People enter hospitals to recover from their illnesses and injuries, but far too often, patients acquire new health conditions in medical facilities. In fact, according to the Centers for Disease Control and Prevention, at least 1 in 25 patients contracts a preventable infection from a health-care center. These are called nosocomial infections.
If you contracted a nosocomial infection, contact the Bowling Law Firm. David A. Bowling is a medical malpractice lawyer in New Orleans who will evaluate your case to determine if you have grounds for a claim. You may be entitled to compensation for medical expenses, lost income and noneconomic damages.
Here are the answers to eight FAQs about hospital-acquired infections:
1. What are the different types of nosocomial infections?
Urinary tract infections are the most common hospital infection. According to the World Health Organization, blood infections, surgical site infections and pneumonia are also common preventable conditions in medical facilities.
2. What causes hospital-acquired infections?
Medical facilities are hotbeds of germs and bacteria. Unfortunately, many hospital patients have compromised immune systems because they are ill, so they are vulnerable to infections. According to the U.S. National Library of Medicine, the risk of infection increases if the hospital is in poor condition or the medical staff does not follow proper procedures.
3. What are the risk factors for nosocomial infections?
Anyone who enters a hospital can contract an illness, but patients with compromised immune systems and those in intensive care are at the highest risk.
4. What symptoms indicate a hospital-acquired infection?
The symptoms can vary depending on the specific type of infection. Common symptoms include abscesses, fever, discharge and inflammation. Visible signs, such as redness or oozing, may be evident, along with irritation and pain at the infection site.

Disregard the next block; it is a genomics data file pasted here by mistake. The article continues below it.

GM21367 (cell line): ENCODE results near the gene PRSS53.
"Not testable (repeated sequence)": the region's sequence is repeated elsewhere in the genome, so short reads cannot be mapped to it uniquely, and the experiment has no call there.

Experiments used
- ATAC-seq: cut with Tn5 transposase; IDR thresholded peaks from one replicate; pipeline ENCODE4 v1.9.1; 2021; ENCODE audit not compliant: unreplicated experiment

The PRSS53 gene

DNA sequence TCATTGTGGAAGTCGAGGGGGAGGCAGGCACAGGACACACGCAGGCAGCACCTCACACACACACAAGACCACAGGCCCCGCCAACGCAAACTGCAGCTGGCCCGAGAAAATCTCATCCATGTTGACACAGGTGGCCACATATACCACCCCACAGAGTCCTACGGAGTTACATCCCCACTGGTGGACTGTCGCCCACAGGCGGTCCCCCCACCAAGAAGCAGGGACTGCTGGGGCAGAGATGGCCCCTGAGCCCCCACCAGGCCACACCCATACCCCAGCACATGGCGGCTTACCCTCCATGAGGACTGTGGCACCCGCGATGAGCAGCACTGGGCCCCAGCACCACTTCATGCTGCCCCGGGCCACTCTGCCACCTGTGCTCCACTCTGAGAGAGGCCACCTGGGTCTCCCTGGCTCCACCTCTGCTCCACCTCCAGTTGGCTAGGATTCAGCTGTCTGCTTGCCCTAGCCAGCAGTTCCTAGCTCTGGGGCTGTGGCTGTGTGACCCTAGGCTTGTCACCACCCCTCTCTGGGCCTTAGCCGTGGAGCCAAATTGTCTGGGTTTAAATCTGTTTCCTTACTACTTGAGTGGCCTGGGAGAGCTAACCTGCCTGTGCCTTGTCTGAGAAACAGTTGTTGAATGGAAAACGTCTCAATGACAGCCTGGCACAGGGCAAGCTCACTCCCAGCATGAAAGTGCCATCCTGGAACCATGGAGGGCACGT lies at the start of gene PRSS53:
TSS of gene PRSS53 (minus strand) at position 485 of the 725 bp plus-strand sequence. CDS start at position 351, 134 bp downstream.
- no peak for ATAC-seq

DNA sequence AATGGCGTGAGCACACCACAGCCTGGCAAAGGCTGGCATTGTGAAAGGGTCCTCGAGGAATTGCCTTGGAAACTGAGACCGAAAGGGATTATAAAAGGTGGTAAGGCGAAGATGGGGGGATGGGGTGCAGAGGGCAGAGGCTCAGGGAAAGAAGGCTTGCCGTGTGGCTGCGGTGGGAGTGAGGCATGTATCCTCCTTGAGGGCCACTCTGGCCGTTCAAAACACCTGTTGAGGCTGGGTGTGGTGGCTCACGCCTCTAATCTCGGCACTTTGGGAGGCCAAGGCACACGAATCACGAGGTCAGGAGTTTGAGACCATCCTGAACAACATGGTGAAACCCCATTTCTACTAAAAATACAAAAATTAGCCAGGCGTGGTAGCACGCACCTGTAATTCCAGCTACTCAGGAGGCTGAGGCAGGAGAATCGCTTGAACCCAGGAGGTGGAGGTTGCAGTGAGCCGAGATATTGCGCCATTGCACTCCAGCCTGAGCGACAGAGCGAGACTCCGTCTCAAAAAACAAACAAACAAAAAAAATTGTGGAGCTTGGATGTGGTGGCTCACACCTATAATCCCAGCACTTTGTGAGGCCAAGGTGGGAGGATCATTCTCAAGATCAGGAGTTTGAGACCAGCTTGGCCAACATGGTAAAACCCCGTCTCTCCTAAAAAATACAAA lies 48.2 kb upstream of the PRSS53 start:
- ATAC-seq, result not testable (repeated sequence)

5. How do doctors diagnose nosocomial infections?
Most hospital infections are easy to see. Inflammation, rashes and pus indicate possible infection. Doctors will test blood and urine to identify the exact bacteria responsible.
6. How do you treat these infections?
The type of pathogen and your condition will determine your treatment. Your doctor will likely prescribe antibiotics.
7. What is the prognosis for nosocomial infections?
Most of these cases resolve after treatment, but a hospital-acquired infection can be deadly. It is paramount that doctors detect and treat patients early and under the ideal conditions for recovery.
8. Are hospital-acquired infections preventable?
Poor hand hygiene is responsible for an estimated 40 percent of hospital-acquired infections, according to the WHO. Medical personnel can prevent many cases my washing their hands and wearing the appropriate clothing. Doctors can also prevent infections or reduce their severity with antibiotics.
If you were the victim of medical malpractice in Louisiana, contact the Bowling Law Firm. David A. Bowling is a New Orleans wrongful death attorney who will guide you through the claims process.
Mr. Bowling has more than 30 years of trial experience. Call (504) 586-5200 to schedule a consultation.